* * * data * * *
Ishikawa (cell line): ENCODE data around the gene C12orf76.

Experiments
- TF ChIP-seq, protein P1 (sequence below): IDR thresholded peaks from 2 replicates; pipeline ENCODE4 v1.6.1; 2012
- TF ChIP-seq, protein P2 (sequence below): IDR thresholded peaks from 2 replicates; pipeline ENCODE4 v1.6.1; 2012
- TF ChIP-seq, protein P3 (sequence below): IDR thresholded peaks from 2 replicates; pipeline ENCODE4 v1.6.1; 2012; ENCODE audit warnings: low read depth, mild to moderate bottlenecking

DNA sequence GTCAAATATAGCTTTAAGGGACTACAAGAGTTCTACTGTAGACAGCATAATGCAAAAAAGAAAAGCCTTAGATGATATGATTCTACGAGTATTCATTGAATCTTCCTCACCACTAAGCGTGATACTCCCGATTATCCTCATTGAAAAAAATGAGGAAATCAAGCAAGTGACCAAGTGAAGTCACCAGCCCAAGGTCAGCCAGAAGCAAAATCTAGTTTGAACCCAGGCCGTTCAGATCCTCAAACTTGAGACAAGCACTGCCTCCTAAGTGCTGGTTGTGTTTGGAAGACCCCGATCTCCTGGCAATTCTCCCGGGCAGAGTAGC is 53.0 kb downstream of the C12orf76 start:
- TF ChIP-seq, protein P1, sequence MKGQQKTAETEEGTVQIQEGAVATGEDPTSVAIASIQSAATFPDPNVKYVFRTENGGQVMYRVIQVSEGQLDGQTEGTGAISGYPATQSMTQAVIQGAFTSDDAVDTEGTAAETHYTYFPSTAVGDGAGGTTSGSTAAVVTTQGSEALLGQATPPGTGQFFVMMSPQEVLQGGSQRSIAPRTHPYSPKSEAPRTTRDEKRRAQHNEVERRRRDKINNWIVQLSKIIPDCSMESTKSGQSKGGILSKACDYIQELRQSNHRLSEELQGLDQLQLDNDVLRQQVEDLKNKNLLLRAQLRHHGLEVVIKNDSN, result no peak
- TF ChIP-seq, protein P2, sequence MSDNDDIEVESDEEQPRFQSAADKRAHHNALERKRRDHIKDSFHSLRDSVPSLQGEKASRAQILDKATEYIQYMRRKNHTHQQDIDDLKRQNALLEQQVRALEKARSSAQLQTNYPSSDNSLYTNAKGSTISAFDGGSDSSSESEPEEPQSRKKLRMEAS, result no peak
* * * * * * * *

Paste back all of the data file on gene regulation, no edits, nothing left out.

Ishikawa (cell line): ENCODE data around the gene C12orf76.

Experiments
- TF ChIP-seq, protein P1 (sequence below): IDR thresholded peaks from 2 replicates; pipeline ENCODE4 v1.6.1; 2012
- TF ChIP-seq, protein P2 (sequence below): IDR thresholded peaks from 2 replicates; pipeline ENCODE4 v1.6.1; 2012
- TF ChIP-seq, protein P3 (sequence below): IDR thresholded peaks from 2 replicates; pipeline ENCODE4 v1.6.1; 2012; ENCODE audit warnings: low read depth, mild to moderate bottlenecking

DNA sequence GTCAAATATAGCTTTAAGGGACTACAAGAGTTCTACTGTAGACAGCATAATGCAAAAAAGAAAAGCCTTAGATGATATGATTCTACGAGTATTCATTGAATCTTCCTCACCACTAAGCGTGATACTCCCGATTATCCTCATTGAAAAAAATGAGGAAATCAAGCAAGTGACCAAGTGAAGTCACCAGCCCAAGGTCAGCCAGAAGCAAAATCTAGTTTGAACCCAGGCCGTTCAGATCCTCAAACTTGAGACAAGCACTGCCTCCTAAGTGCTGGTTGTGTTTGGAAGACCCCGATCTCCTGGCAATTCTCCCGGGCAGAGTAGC is 53.0 kb downstream of the C12orf76 start:
- TF ChIP-seq, protein P1, sequence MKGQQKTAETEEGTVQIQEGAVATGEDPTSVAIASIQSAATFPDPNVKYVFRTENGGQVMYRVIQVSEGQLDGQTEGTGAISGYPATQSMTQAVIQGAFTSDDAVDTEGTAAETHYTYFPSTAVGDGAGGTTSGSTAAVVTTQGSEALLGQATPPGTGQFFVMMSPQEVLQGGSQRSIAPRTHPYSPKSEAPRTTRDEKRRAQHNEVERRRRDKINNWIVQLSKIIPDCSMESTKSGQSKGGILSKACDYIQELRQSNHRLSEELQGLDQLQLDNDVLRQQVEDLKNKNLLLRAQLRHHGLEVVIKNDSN, result no peak
- TF ChIP-seq, protein P2, sequence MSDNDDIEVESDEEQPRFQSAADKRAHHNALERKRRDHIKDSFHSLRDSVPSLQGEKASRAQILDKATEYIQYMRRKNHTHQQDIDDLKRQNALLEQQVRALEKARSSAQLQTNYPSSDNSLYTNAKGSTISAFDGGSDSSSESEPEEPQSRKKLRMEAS, result no peak